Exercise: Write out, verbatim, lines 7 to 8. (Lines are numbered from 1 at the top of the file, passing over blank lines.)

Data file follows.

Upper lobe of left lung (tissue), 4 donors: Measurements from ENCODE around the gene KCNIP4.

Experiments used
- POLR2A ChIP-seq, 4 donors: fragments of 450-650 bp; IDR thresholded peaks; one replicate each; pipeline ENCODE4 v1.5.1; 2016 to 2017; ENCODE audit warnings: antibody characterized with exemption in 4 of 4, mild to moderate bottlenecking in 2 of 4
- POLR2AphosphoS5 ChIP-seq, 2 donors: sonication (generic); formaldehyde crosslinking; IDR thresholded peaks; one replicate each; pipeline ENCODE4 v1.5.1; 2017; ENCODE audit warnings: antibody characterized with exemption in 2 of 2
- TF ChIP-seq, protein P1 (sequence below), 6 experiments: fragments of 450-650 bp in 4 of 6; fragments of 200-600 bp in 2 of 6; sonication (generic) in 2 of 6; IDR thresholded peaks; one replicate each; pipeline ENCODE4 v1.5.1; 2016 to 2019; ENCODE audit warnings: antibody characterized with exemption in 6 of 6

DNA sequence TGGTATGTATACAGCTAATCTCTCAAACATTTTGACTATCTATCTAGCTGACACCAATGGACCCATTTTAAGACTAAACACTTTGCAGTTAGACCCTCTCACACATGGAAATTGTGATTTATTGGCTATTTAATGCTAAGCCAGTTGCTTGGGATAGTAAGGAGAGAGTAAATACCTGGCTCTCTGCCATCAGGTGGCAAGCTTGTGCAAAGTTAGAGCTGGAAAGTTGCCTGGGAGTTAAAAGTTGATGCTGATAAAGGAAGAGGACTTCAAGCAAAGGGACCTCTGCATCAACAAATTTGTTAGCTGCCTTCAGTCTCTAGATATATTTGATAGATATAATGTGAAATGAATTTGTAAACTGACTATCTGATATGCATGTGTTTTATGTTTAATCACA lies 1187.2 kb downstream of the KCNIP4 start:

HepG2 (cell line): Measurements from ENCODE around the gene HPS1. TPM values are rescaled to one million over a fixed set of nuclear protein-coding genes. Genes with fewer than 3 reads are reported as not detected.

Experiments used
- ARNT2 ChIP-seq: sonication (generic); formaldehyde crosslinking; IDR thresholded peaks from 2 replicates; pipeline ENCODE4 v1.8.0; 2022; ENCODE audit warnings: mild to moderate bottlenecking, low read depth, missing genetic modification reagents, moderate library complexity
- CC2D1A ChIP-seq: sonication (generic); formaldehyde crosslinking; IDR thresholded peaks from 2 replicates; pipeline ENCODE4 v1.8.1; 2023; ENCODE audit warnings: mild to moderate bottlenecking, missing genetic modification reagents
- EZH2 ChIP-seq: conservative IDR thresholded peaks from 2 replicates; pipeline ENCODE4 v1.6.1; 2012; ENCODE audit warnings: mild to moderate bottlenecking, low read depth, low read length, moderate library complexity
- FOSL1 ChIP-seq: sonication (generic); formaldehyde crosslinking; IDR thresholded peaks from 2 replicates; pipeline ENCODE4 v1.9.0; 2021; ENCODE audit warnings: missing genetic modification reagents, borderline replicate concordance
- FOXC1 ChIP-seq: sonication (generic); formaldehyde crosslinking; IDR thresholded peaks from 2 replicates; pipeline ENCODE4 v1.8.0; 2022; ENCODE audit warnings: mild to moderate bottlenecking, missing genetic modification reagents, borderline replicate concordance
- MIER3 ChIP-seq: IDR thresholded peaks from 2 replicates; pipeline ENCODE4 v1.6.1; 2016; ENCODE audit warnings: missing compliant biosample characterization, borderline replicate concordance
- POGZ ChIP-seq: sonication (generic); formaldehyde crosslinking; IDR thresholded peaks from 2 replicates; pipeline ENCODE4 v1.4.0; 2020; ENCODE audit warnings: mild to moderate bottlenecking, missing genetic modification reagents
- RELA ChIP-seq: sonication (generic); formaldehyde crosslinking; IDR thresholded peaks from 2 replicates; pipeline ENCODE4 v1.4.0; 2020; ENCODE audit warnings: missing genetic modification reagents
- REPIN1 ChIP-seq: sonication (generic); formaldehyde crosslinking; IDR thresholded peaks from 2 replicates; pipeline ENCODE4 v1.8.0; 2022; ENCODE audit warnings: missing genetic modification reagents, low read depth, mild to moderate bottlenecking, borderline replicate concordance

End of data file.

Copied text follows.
HepG2 (cell line): Measurements from ENCODE around the gene HPS1. TPM values are rescaled to one million over a fixed set of nuclear protein-coding genes. Genes with fewer than 3 reads are reported as not detected.

Experiments used